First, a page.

Wednesday, March 30, 2016

New songs for March 30th 2016

here they are:

"Brazil" by Declan McKenna: It only figures that a man with Elvis Costello's real first name would be at least a little stylistically similar to Elvis Costello in his early days, wouldn't it?! Then again, maybe it's just coincidence. Either way, Declan McKenna's "Brazil" has an infectiously catchy faux-retro British rock sound that is rapidly becoming a fave of alt-rock fans this year. With its bright, bouncy melody, fresh guitar sound, and raspy British vocals, it's not hard to see why! Also, Declan McKenna was born on Christmas Eve during the year I was in 5th grade!! Who knew such great music could come from a 17-year-old?! I sure didn't!!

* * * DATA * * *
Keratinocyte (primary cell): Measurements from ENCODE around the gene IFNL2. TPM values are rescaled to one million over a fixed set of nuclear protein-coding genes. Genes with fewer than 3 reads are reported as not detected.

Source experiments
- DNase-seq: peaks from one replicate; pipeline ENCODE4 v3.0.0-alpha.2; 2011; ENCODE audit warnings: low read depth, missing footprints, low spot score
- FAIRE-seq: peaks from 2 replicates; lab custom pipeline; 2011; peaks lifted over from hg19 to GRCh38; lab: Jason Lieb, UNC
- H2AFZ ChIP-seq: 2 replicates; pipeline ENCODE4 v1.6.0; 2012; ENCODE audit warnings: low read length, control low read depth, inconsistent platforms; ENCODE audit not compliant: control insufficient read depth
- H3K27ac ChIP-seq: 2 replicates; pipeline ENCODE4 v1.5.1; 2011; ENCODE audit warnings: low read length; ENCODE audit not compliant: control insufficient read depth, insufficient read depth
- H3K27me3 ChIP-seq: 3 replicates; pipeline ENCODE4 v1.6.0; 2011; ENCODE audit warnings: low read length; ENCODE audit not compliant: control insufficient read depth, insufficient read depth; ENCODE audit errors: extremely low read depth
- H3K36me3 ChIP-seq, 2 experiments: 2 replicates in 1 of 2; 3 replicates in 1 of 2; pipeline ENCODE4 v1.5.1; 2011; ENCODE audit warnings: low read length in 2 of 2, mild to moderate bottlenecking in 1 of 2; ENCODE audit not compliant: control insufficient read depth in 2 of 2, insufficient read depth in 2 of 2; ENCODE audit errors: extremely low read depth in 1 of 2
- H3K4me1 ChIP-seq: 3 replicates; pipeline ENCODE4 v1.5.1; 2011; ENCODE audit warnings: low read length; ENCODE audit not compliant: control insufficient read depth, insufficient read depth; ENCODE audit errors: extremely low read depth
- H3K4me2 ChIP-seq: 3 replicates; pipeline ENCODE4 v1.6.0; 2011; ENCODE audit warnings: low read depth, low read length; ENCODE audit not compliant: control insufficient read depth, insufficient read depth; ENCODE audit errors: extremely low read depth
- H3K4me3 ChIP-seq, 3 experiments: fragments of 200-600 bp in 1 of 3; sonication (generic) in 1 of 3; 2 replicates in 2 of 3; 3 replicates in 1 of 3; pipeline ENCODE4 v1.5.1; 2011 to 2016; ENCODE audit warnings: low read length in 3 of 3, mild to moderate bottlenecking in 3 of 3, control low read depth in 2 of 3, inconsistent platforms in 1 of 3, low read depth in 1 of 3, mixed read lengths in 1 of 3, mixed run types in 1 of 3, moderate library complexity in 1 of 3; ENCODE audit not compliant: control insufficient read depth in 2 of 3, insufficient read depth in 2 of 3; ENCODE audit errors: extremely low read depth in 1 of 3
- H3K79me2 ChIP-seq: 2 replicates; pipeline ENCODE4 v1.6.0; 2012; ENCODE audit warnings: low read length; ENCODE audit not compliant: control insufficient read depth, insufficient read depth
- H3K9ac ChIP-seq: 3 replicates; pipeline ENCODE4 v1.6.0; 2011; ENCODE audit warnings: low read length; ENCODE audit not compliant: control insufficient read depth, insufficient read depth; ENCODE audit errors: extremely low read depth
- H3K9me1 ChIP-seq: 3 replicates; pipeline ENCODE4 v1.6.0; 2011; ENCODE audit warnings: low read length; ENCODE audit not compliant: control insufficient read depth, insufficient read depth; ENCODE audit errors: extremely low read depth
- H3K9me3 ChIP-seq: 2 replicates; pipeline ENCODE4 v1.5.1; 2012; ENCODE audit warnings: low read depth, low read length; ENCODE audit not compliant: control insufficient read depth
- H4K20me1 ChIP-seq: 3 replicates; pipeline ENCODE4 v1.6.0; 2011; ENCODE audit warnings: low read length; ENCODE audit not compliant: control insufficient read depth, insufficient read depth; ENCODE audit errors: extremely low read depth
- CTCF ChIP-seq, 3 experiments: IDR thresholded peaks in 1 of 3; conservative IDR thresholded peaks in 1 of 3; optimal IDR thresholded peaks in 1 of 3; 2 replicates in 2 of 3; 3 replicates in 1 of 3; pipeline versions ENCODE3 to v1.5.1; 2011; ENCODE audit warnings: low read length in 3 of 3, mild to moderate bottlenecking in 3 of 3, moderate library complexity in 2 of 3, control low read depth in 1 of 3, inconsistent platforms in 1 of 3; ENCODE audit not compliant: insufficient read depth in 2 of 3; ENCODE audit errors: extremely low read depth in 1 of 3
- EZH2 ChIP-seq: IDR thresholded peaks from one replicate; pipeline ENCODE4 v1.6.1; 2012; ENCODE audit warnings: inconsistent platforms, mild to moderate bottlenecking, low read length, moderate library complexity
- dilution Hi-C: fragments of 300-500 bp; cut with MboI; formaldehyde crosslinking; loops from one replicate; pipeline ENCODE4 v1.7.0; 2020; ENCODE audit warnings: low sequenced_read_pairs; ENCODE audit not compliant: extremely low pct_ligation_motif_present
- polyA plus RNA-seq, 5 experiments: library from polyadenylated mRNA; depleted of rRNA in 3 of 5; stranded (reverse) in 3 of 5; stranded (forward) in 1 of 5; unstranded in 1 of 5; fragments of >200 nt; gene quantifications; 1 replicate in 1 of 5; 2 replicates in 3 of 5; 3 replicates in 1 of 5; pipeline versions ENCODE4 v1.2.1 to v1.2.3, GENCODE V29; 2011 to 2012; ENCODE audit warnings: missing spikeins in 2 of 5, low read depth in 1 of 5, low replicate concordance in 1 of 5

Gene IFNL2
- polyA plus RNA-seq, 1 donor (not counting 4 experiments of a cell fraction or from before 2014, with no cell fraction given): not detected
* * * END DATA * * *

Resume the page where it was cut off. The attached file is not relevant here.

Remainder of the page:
"I Don't Care About You" by Lake Street Dive: With the way that Lake Street Dive's "Call Off Your Dogs" from fall of last year sounded like a '70s disco song, I was expecting more of the same with "I Don't Care About You". However, "I Don't Care About You" has a sound that's closer to the soul inflected blues-rock of the typical Lake Street Dive song. At least during the first two or so verses of the song, it does. However, during the last verse, it starts speeding up a bit to sound more like a song from the blues-rock side of the British Invasion (think early Rolling Stones, Animals, Yardbirds, etc.), which is fitting, considering how "I Don't Care About You" sounds like it could be the title of a '60s garage rock song. The message of this song may be "I don't care about you", but I do care about listening to groovy tunes like this one!